Thank you to guest blogger & GMWS parent Beatrice Burgis for this post!
This article is an emotional first-person account by two mothers who wrestle with the effects of standardized testing on their elementary-aged children. The Common Core standards initiative, which has been adopted by 45 states, has had its share of both supporters and critics, but mounting evidence suggests that the rigors of preparing for tests, particularly among the youngest students, may have a harmful effect on learning in the long run.
In contrast, Waldorf® Education meets children where they are developmentally, rather than adopt a homogeneous approach that focuses more on memorization than in-depth comprehension and personal experience. One of the hundreds of comments following the article sums it up best: "I don't want a standardized child." At every age, Waldorf students are encouraged to explore their environment with curiosity, enthusiasm, and respect, thereby fostering a life-long love of learning.
As we prepare for winter break and time with family, let's consider this opinion piece by Dr. Sherry Turkle of MIT, from The New York Times.
One of the best quotes: "It is not too late to reclaim our composure. I see the most hope in young people who have grown up with this technology and begin to see its cost. They respond when adults provide them with sacred spaces (the kitchen, the family room, the car) as device-free zones to reclaim conversation and self-reflection."
There are so many reasons...but let's start with these:
Because science begins with nature study and observation. They are learning how food is grown and harvested, while developing an intuitive and reverential respect for the earth and its processes and cycles.
Because life-long health (social, emotional, physical, spiritual, cognitive) includes being in the fresh air and sunshine, alongside friends, as we work on a cooperative project together, share opportunities to ask questions and solve problems, and build our will and our muscles.
Because life requires that we get involved. These children are being given an important chance to be engaged, helpful, and focused.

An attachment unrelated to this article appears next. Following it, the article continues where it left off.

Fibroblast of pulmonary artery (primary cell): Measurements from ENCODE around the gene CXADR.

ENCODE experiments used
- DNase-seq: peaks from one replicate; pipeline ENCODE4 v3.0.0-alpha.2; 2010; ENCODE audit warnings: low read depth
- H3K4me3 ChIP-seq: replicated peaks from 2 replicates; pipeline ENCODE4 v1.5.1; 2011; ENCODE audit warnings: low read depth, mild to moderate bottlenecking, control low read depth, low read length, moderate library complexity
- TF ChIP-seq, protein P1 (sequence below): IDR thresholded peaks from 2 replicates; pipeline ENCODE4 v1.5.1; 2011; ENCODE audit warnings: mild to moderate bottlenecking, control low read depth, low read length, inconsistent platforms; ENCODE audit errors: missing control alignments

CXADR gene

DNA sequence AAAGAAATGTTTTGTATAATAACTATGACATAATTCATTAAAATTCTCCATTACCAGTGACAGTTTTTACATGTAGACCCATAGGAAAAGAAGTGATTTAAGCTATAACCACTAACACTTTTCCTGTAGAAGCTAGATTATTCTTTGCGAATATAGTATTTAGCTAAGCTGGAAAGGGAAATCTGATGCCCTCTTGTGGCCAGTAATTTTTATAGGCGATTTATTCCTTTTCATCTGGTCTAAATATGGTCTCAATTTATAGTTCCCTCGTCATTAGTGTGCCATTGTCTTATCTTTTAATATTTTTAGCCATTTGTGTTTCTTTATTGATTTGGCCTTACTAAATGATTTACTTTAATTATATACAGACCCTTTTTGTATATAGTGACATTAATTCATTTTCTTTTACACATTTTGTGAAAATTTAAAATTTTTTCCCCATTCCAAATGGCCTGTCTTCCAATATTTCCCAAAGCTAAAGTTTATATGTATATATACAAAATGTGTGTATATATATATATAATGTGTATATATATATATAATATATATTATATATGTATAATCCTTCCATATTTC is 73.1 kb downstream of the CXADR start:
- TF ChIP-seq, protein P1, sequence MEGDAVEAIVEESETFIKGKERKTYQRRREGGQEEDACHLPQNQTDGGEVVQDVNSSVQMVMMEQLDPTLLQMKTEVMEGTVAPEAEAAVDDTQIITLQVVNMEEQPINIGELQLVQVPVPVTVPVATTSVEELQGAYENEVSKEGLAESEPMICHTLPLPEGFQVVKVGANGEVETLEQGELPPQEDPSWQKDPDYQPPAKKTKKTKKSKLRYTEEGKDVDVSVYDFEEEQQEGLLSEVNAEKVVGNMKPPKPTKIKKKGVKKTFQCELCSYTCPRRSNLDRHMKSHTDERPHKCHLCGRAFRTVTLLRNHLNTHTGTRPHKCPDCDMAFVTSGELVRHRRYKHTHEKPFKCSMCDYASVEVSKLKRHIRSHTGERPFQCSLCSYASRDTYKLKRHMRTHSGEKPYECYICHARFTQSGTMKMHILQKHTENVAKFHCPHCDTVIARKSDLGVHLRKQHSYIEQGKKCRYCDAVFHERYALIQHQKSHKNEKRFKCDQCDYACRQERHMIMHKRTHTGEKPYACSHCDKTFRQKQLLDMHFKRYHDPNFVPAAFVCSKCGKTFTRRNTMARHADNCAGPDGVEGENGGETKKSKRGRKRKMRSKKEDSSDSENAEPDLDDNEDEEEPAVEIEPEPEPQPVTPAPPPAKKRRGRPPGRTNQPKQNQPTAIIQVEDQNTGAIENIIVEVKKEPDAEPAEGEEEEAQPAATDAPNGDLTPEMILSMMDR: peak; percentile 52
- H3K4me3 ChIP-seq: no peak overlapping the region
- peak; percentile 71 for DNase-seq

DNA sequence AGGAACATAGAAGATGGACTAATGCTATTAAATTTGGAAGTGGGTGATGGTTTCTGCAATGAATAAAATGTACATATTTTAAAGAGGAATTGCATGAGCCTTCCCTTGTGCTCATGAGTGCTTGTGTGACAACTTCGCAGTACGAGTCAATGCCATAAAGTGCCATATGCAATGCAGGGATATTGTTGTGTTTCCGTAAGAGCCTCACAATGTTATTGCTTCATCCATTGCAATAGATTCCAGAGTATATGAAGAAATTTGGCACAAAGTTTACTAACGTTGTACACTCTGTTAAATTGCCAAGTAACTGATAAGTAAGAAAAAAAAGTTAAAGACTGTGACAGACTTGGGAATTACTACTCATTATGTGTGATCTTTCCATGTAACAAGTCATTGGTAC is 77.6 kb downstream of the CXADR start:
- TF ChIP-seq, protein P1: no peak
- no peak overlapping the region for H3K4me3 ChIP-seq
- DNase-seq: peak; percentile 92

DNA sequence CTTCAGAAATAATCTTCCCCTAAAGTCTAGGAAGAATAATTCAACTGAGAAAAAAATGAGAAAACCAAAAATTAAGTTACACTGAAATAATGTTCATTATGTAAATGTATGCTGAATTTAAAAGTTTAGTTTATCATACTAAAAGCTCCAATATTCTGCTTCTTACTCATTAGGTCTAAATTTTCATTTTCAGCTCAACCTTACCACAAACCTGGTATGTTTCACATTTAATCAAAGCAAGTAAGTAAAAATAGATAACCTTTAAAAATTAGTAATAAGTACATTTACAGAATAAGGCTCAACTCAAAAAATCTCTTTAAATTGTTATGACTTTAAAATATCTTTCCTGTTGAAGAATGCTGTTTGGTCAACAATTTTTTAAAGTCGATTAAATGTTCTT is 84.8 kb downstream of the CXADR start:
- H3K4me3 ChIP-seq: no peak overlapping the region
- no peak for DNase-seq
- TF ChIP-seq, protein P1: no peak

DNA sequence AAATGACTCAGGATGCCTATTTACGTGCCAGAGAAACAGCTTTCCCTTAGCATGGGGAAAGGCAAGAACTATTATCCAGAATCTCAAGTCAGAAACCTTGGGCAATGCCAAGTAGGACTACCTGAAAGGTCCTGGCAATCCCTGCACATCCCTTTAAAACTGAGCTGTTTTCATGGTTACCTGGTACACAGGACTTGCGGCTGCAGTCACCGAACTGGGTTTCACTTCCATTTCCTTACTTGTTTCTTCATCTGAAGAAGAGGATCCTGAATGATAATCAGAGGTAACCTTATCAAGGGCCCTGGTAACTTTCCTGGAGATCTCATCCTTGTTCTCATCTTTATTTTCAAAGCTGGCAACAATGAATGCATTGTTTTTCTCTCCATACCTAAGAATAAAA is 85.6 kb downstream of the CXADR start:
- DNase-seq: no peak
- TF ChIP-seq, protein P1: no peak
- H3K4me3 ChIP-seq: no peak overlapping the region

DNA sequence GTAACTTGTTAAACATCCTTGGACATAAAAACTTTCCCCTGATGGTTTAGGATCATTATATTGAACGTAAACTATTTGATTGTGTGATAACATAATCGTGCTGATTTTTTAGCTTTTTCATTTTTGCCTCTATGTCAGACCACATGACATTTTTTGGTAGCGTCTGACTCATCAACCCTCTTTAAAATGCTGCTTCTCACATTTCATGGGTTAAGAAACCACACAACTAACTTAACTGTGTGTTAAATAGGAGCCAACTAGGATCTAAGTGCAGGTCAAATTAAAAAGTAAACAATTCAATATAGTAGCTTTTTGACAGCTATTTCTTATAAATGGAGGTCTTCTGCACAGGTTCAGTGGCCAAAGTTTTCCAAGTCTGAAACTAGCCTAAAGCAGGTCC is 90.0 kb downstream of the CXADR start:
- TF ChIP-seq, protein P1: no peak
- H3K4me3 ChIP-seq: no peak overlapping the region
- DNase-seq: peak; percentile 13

This article from Education Week last Springhighlights the importance of spatial skills, like the ones we foster in our Early Childhood program, for later learning.
One highlight: "We start kids too early on math and reading when they don't have these foundational skills," he said. In the earliest grades, he said, "you can't just teach reading and math to get higher reading and math skills."
In the Arts Building Music Room, Early Childhood Educators Leslie Burchell-Fox, Andrea Gambardella, and Lisa Miccio discuss Child Development from Birth to Seven. In preparation, take a look at this piece on Kindergarten and preschool education, by Joan Almon, co-founder of the Alliance for Childhood.
In the High School English Room, John Wulsin, longtime High School English and Drama Teacher, speaks on Navigating Adolescence.
Take a look at this new study from the Programme for International Student Assessment (PISA) in Germany. A few highlights: "80% of Steiner [Waldorf] students find their learning fun (compared to 67%). 85% find the environment supportive (compared to 60%). The relationship with teachers is judged significantly better at 65% compared to 31%. [Study author Andreas] Schleicher praised the emphasis on personal responsibility and self-motivation, preparing children for the life that awaits them after graduation."